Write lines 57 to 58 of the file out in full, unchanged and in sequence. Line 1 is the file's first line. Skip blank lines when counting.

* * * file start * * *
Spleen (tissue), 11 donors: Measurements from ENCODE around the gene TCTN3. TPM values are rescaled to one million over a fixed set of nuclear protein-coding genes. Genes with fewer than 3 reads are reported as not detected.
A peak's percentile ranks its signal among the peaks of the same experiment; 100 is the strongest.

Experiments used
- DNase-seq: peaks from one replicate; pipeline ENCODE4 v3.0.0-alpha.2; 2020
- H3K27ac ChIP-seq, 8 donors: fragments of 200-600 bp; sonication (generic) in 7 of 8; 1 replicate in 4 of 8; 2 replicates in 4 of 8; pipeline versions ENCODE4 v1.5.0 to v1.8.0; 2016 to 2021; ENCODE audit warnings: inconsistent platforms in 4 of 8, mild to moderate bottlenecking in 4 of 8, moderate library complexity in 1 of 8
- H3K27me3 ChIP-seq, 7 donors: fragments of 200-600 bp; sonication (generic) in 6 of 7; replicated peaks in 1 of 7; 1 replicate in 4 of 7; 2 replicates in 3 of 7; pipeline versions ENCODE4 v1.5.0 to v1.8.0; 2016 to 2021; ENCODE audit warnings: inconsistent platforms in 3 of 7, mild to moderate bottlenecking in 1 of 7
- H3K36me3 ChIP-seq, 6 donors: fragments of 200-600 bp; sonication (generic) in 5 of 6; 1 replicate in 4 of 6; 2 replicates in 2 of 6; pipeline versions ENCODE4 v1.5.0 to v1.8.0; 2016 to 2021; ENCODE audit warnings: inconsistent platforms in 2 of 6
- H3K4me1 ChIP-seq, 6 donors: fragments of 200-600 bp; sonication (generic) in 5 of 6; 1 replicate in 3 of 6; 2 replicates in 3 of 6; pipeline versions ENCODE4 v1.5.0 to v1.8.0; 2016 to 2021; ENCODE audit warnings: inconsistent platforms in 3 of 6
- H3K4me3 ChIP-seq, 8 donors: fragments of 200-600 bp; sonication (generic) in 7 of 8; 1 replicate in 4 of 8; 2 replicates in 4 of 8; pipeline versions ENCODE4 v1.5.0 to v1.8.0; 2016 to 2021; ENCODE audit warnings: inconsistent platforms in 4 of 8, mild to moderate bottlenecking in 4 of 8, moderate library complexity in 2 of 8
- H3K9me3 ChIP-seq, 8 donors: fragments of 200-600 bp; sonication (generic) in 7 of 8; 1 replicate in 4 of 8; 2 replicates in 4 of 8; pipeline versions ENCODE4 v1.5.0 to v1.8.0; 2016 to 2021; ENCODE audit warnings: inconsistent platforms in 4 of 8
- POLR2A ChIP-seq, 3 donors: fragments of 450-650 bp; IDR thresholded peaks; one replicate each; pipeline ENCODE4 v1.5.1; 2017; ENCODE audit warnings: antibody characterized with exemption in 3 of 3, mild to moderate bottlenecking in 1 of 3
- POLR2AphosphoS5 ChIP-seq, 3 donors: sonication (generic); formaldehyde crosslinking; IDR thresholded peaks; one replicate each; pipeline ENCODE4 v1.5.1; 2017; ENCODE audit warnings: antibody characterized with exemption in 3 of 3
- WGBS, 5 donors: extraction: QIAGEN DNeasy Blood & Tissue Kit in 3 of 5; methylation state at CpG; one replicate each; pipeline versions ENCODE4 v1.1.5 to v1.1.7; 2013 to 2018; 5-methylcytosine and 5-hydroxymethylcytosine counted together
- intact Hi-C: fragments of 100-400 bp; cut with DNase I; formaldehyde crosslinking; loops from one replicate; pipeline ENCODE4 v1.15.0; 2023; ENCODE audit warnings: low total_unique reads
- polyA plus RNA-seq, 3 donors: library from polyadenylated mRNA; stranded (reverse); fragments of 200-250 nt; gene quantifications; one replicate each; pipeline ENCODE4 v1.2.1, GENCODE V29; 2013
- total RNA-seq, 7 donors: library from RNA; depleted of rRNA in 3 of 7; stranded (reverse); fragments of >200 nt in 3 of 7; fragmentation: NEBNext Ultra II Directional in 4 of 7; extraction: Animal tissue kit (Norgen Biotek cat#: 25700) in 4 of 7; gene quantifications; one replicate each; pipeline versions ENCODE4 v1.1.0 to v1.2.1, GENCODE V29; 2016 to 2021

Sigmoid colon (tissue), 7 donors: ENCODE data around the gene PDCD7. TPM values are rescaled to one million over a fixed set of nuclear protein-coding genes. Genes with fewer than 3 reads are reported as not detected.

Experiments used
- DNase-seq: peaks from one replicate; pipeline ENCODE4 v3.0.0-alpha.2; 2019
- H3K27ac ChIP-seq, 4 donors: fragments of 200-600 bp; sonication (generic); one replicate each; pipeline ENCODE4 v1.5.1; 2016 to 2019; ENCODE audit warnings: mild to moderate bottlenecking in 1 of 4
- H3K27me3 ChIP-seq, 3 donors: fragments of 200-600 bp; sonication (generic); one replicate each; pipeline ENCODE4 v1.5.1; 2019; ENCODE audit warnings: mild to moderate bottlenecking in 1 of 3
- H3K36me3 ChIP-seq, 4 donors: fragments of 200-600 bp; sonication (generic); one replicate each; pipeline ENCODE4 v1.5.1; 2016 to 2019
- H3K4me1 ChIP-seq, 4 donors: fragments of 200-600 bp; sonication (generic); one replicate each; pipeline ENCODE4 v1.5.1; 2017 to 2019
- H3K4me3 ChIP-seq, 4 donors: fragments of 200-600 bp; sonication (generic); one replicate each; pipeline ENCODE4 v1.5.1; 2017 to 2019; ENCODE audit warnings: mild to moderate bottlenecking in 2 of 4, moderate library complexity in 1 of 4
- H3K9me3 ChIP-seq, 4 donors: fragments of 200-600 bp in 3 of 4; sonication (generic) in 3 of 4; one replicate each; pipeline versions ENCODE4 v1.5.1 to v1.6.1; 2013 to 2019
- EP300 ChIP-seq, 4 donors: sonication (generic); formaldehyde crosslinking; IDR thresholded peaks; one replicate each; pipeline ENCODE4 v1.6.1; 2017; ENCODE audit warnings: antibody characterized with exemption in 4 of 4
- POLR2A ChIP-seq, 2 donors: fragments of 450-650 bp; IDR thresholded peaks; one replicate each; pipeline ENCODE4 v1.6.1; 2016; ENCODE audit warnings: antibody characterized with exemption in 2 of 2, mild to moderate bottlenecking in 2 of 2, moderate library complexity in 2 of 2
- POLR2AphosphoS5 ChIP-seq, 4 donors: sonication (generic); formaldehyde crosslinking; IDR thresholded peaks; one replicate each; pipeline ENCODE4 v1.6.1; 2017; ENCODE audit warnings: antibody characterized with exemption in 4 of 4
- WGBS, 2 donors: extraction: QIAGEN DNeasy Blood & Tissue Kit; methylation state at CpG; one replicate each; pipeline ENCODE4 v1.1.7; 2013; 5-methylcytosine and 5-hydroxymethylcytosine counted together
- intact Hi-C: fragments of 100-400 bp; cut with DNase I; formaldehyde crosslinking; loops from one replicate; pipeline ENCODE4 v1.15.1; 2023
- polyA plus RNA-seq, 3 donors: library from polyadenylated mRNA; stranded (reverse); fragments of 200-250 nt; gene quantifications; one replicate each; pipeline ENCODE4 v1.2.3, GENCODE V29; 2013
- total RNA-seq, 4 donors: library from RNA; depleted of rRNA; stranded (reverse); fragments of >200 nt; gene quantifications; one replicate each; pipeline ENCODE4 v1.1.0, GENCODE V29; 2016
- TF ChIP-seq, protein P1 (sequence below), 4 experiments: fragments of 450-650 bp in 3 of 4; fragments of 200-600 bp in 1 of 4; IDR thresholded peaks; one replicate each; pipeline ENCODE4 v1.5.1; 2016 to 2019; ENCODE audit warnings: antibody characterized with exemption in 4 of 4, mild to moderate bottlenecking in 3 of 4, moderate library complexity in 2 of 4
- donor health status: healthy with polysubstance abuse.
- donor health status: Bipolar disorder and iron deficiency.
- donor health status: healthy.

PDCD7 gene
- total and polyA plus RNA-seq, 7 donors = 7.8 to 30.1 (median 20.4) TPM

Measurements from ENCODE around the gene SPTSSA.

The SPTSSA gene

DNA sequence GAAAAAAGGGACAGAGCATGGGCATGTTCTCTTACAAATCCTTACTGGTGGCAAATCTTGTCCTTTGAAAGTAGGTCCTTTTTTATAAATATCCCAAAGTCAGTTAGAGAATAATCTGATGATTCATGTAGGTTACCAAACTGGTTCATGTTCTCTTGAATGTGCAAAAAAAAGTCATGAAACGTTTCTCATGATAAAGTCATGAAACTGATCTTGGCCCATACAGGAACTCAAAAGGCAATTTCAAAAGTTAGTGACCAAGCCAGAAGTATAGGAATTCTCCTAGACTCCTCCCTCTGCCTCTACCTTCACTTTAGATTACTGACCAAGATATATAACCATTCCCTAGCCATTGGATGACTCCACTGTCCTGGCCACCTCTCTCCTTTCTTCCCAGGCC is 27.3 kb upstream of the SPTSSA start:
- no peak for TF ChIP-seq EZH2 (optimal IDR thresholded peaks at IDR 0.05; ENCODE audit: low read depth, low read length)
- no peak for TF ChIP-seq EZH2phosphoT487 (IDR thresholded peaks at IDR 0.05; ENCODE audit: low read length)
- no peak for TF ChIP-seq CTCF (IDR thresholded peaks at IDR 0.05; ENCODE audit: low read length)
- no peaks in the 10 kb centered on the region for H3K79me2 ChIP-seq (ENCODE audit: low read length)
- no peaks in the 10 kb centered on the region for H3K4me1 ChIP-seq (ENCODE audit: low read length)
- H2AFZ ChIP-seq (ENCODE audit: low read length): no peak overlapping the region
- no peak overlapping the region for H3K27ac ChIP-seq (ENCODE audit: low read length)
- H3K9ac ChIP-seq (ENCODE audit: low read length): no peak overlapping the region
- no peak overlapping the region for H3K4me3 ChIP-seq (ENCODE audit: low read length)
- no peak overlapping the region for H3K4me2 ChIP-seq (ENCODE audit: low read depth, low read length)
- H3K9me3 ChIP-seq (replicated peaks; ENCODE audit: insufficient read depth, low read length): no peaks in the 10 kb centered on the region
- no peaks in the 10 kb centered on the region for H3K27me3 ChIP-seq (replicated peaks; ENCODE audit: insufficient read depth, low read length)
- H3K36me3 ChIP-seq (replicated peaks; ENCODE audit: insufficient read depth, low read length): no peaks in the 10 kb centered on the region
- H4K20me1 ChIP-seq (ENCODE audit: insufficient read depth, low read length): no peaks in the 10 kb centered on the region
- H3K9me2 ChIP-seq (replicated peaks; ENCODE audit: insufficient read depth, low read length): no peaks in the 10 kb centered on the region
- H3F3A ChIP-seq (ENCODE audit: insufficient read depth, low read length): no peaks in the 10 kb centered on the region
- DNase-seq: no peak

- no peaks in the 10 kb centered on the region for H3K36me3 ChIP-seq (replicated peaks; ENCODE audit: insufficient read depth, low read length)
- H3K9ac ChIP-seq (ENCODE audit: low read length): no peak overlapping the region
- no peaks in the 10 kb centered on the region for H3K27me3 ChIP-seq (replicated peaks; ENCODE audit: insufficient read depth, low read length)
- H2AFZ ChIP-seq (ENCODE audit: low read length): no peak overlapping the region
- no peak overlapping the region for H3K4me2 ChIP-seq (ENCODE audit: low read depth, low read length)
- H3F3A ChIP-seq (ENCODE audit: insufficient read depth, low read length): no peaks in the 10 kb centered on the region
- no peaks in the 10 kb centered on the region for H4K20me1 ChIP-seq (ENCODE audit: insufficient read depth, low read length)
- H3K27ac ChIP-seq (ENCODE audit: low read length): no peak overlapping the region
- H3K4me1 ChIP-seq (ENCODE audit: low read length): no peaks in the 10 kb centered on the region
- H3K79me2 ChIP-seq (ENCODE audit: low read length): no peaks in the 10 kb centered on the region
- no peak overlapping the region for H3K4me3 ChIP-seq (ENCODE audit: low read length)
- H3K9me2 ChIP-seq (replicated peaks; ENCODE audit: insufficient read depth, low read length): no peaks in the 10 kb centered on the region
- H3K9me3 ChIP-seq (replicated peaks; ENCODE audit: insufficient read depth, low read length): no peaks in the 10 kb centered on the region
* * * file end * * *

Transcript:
- H3F3A ChIP-seq (ENCODE audit: insufficient read depth, low read length): no peaks in the 10 kb centered on the region
- DNase-seq: no peak